Amateur career[edit]

Accustomed to hard-court surfaces in his native California, he had difficulty playing on the grass surfaces in the east. However, a good instructor and hard work changed that, and in both 1937 and 1938 he swept Wimbledon, winning the singles, the men's doubles title with Gene Mako, and the mixed doubles crown with Alice Marble, a feat which he repeated at the 1938 US Championships. Budge became the first man in history to have achieved the "Triple Crown" at a Grand Slam event three times, eclipsing Bill Tilden who won consecutive Triple Crowns at the U.S. Championships.

He gained the most fame for his match that year against Gottfried von Cramm in the Davis Cup inter-zone finals against Germany. Trailing 1–4 in the final set, he came back to win 8–6. His victory allowed the United States to advance and to then win the Davis Cup for the first time in 12 years. For his efforts, he was named Associated Press Male Athlete of the Year and he became the first tennis player ever to be voted the James E. Sullivan Award as America's top amateur athlete.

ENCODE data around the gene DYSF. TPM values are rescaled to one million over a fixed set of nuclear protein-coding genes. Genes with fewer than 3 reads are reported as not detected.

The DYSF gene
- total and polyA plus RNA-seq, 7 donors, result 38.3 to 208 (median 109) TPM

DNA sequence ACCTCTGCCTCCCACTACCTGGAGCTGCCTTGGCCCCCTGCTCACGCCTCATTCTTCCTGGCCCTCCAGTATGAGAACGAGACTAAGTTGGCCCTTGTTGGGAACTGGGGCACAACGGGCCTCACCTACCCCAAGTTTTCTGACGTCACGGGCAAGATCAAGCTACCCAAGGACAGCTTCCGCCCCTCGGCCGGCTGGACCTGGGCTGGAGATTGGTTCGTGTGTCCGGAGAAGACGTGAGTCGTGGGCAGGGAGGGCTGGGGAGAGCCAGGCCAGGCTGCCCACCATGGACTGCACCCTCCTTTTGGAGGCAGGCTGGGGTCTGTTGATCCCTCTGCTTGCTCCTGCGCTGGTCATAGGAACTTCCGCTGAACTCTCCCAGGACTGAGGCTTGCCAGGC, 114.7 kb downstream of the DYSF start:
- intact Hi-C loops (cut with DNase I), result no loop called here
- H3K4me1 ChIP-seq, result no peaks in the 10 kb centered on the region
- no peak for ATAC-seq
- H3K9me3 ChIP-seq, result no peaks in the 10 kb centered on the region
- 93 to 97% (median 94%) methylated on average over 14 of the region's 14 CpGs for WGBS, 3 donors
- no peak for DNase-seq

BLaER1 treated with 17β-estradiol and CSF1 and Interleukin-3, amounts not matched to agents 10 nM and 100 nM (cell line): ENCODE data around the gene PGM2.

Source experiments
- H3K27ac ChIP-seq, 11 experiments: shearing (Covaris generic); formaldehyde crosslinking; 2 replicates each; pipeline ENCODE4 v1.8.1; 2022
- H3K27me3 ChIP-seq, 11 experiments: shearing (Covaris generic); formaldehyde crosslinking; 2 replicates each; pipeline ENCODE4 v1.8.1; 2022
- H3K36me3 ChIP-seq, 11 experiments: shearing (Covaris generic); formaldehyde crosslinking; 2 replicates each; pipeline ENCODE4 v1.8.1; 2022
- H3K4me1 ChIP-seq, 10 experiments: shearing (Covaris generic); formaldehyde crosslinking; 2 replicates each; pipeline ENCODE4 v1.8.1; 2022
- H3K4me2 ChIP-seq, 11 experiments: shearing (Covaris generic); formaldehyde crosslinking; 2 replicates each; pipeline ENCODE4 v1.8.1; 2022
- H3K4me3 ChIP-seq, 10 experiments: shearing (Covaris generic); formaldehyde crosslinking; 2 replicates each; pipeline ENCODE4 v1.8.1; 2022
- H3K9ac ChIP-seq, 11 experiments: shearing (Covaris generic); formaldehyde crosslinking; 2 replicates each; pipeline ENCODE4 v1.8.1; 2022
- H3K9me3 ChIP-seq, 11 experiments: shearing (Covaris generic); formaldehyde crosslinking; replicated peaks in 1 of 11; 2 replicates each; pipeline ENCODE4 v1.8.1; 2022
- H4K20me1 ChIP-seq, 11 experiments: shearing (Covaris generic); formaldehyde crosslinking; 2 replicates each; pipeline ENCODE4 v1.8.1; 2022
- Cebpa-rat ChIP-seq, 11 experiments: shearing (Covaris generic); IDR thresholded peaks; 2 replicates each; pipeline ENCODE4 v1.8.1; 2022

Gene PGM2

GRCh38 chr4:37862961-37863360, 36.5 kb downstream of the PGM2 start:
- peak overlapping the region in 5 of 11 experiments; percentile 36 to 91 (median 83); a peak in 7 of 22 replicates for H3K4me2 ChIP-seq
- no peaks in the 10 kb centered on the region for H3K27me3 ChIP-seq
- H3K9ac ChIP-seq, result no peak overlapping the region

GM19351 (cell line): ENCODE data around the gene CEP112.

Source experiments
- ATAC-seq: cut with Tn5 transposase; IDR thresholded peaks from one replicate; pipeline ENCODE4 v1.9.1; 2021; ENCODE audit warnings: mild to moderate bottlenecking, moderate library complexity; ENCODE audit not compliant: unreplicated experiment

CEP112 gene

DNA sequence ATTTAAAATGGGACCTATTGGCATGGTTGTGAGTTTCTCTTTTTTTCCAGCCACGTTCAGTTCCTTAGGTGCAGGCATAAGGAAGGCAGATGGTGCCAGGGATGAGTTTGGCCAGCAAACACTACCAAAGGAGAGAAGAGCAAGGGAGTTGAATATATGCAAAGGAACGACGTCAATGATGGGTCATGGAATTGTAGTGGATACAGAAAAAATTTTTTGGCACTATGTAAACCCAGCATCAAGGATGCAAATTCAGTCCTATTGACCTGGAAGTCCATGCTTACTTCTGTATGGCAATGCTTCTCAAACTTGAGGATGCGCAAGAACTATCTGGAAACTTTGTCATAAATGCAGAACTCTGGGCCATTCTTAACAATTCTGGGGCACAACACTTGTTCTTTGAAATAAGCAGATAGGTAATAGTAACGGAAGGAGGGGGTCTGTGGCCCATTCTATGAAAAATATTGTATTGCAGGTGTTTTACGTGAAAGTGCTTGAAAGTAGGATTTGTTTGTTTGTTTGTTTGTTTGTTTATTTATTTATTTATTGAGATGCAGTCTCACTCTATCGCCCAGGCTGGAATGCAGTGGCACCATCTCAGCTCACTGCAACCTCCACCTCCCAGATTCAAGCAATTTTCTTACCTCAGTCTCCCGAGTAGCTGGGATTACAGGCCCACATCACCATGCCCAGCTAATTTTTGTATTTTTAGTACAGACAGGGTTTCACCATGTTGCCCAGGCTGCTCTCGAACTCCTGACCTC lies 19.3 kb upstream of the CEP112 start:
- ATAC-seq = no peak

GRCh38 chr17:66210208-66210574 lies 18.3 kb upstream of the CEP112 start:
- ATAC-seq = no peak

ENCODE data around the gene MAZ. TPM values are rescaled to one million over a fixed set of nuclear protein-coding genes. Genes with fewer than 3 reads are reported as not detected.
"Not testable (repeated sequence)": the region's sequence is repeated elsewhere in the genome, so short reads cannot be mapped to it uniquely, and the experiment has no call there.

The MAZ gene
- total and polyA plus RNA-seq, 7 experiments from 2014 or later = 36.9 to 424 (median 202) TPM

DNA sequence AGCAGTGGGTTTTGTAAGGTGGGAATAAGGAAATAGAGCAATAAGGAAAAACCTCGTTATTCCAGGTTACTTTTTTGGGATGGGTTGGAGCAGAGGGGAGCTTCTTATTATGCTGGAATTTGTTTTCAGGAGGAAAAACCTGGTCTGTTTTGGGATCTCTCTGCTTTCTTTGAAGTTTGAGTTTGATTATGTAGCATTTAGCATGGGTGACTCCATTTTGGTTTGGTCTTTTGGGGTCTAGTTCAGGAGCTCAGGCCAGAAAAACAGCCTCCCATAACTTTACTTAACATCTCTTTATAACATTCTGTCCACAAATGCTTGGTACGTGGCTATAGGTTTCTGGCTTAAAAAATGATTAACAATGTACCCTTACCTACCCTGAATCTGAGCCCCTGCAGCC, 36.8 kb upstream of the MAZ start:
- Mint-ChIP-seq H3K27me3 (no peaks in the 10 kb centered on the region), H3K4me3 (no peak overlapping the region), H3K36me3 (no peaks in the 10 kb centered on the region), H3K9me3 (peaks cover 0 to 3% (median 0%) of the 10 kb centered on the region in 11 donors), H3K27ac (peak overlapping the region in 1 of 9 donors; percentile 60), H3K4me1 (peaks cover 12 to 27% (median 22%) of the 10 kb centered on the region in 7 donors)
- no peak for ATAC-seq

In 1938 Budge dominated amateur tennis, defeating John Bromwich in the Australian Open final, Roderick Menzel in the French Open, Henry "Bunny" Austin at Wimbledon, where he never lost a set, and Gene Mako in the U.S. Open, to become the first person ever to win the Grand Slam in tennis. He also is the youngest man in history to complete the career Grand Slam (the four majors in one's career). He completed that on June 11, 1938 in winning the French Open, two days before his 23rd birthday.

Professional career[edit]